Until We Sleep Our Last Sleep
Until We Sleep Our Last Sleep: My Quaker Grandmother's Diary of Faith and Community, Amid Depression and Disability
This diary of a Quaker woman covers the years 1889 to 1930.
Winner of the 2020 North Carolina Genealogical Society Award for Excellence in Publishing: "A Publication Relevant to North Carolina Genealogy. The Awards Committee found the transcribed diary an intriguing look into the life of a Quaker woman that would be of interest to anyone studying the social history of this time period and community."
Though you wouldn’t know it from her diary, Emily Millikan Blair was a descendant of North Carolina’s Millikan and Blair families who saved patriots during the Revolutionary War, and supported the abolitionist movement of the Civil War. While she mentions many relations, she does not boast of their contribution to history.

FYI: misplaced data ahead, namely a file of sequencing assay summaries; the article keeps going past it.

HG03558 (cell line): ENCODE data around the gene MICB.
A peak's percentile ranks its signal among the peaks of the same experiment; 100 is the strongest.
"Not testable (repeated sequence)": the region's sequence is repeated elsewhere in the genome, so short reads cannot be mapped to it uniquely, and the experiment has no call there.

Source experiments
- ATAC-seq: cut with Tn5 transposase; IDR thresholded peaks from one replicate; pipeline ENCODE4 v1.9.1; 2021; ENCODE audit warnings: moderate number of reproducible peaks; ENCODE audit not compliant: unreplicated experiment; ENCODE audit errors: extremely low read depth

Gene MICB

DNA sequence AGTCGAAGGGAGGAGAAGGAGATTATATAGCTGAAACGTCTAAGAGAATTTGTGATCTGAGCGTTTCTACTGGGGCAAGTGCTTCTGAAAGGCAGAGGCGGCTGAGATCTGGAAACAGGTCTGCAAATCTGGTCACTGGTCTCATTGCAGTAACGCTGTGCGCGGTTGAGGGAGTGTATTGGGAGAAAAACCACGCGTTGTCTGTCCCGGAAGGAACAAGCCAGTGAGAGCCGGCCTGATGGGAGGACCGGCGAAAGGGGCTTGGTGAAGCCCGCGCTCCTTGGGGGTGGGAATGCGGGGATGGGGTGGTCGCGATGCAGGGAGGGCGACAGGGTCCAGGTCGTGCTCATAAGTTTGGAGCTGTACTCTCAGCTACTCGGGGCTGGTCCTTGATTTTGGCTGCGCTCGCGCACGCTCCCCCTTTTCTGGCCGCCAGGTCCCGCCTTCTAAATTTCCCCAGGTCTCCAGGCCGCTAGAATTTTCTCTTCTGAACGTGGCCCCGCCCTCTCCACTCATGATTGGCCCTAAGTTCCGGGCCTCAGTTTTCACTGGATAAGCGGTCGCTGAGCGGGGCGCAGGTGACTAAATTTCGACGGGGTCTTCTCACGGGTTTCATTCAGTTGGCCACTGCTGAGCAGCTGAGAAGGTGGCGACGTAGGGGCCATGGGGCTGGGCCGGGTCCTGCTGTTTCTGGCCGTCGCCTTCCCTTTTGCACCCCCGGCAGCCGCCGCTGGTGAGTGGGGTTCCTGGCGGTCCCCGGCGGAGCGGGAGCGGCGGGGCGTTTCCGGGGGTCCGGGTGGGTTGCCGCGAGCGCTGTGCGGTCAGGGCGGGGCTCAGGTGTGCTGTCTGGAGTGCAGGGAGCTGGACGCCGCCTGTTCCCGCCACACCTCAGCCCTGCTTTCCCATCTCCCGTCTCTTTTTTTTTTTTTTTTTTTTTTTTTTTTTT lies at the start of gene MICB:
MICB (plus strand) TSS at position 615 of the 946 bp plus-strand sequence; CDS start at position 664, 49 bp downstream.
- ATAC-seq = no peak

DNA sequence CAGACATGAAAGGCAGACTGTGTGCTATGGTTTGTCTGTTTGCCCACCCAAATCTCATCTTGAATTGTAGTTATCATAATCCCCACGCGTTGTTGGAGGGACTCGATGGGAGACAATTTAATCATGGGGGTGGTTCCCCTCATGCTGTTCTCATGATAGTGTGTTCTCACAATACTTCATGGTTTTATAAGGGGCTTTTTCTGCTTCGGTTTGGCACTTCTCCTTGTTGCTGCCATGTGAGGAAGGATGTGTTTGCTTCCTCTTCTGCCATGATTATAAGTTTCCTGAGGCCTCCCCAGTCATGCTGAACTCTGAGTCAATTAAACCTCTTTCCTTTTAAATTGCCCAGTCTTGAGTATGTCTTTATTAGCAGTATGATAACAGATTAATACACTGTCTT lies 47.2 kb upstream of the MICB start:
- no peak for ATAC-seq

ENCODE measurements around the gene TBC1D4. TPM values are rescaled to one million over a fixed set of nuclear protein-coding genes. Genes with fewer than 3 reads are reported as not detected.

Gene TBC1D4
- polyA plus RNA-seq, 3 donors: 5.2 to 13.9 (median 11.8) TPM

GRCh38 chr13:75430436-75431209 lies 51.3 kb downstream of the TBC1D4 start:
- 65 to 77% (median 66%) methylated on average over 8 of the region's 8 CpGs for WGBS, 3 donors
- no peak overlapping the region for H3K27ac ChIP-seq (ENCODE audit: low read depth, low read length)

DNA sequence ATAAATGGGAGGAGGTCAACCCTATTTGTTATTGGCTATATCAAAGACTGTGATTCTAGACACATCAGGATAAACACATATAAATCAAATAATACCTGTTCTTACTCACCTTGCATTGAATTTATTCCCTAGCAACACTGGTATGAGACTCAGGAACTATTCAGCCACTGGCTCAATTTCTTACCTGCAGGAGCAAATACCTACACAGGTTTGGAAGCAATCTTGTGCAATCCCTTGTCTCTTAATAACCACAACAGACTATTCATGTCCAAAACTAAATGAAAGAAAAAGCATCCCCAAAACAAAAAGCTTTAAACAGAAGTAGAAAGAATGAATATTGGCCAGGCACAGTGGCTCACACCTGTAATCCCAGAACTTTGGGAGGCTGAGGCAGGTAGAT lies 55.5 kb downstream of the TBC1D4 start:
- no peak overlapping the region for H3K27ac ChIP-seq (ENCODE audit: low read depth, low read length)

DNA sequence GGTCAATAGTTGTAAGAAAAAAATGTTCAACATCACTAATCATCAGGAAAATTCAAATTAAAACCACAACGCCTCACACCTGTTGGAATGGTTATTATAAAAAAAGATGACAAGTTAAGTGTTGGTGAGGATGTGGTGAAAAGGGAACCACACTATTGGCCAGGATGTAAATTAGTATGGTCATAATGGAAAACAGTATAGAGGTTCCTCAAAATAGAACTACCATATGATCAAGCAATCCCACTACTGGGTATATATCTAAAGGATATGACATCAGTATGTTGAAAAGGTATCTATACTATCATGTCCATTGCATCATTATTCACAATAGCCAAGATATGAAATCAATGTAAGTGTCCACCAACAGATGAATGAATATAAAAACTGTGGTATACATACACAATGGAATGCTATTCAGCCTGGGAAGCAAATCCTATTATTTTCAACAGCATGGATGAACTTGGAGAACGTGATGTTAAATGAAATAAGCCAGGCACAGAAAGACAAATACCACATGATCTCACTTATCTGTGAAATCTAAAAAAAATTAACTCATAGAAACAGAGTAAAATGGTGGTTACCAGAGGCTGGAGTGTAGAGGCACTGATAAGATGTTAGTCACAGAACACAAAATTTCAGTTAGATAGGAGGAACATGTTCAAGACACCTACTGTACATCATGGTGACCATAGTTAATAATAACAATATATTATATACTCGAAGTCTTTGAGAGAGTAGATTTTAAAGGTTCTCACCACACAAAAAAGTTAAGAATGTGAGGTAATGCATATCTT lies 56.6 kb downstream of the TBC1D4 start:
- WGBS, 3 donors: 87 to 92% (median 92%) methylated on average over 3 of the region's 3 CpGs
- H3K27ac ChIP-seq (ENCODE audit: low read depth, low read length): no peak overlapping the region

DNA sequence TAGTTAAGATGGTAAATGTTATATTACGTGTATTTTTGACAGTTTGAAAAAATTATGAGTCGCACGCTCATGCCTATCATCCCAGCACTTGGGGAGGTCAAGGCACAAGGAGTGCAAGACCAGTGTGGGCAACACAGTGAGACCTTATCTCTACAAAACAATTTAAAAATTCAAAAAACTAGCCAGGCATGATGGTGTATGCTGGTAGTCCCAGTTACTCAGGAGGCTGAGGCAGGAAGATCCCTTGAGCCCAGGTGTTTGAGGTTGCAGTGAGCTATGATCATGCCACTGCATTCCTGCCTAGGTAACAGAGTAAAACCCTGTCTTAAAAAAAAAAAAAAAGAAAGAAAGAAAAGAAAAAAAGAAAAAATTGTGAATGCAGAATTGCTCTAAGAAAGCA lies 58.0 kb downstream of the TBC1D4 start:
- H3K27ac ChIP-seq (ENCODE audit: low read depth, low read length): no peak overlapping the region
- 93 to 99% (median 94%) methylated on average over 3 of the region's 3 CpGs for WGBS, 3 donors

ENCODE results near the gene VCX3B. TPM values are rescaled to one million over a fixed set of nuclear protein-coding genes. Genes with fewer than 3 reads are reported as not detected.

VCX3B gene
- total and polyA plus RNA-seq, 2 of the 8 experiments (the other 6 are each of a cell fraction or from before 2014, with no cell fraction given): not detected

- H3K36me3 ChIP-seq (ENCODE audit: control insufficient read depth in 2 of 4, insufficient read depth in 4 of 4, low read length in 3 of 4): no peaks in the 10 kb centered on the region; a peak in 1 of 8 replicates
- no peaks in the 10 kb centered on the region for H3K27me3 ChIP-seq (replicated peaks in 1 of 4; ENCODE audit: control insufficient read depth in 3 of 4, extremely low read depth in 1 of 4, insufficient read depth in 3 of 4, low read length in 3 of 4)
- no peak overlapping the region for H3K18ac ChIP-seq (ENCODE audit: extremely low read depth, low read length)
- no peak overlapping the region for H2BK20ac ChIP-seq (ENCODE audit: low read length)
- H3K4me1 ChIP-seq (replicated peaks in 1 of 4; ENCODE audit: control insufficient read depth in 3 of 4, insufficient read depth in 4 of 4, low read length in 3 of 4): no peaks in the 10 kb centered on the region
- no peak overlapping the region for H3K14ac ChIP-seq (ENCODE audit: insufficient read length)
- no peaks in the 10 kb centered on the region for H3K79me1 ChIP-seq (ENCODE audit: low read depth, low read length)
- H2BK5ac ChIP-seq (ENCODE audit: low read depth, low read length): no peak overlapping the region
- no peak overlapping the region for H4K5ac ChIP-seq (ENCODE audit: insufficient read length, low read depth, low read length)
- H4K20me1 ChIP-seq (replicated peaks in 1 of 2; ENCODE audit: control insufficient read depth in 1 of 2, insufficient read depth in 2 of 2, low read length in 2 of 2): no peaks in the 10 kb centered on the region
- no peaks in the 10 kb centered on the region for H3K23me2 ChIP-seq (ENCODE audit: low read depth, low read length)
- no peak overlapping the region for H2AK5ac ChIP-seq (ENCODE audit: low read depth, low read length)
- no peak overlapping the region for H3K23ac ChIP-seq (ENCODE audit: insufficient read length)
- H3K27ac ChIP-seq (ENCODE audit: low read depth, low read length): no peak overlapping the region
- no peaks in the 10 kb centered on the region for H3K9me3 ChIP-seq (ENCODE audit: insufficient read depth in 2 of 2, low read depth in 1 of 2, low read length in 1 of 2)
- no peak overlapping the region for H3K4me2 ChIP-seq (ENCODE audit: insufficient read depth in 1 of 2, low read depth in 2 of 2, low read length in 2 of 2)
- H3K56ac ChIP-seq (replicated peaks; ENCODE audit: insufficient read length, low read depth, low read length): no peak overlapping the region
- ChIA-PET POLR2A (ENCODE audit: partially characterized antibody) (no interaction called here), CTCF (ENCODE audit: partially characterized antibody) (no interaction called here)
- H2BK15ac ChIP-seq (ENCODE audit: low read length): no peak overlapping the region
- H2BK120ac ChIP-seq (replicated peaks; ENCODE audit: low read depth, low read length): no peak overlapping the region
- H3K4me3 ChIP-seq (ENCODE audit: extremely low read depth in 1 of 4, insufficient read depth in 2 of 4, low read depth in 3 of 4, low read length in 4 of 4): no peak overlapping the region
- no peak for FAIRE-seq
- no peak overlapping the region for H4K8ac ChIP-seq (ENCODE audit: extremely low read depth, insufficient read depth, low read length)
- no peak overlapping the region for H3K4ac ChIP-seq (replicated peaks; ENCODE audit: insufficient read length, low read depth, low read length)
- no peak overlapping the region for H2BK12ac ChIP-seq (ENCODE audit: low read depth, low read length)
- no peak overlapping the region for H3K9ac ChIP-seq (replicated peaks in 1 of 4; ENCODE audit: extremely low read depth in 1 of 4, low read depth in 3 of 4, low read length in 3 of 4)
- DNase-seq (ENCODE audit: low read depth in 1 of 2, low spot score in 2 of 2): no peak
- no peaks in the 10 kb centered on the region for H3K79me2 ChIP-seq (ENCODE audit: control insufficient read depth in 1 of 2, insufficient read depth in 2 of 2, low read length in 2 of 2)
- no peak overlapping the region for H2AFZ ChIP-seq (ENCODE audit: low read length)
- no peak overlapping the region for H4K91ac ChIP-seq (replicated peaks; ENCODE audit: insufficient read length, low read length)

Instead, she writes of her devotion to her husband, John Addison Blair, her Quaker church Springfield Friends, New Garden Boarding School (which later becomes Guilford College) and, most prominently, God.
As a whole, the diary might feel like an anthropological study of Quaker womanhood, but Emily doesn’t cook or bake, wash, clean or raise her children as most women in her community. She was a farmer’s wife and, though disabled, she gave birth to five children. She writes honestly about her physical challenges and depression in plain Quaker speak. She shares daily gratitude to God for each day she is permitted to live and records deaths as an almost devotional practice.
The diary is exact and unedited. These are her words, as she wrote them over a century ago, yet her message of daily self encouragement and appreciation are timeless.Author: Emily Millikan Blair
Publisher: Emily W. Skinner, August 2019
Paperback, 742 pages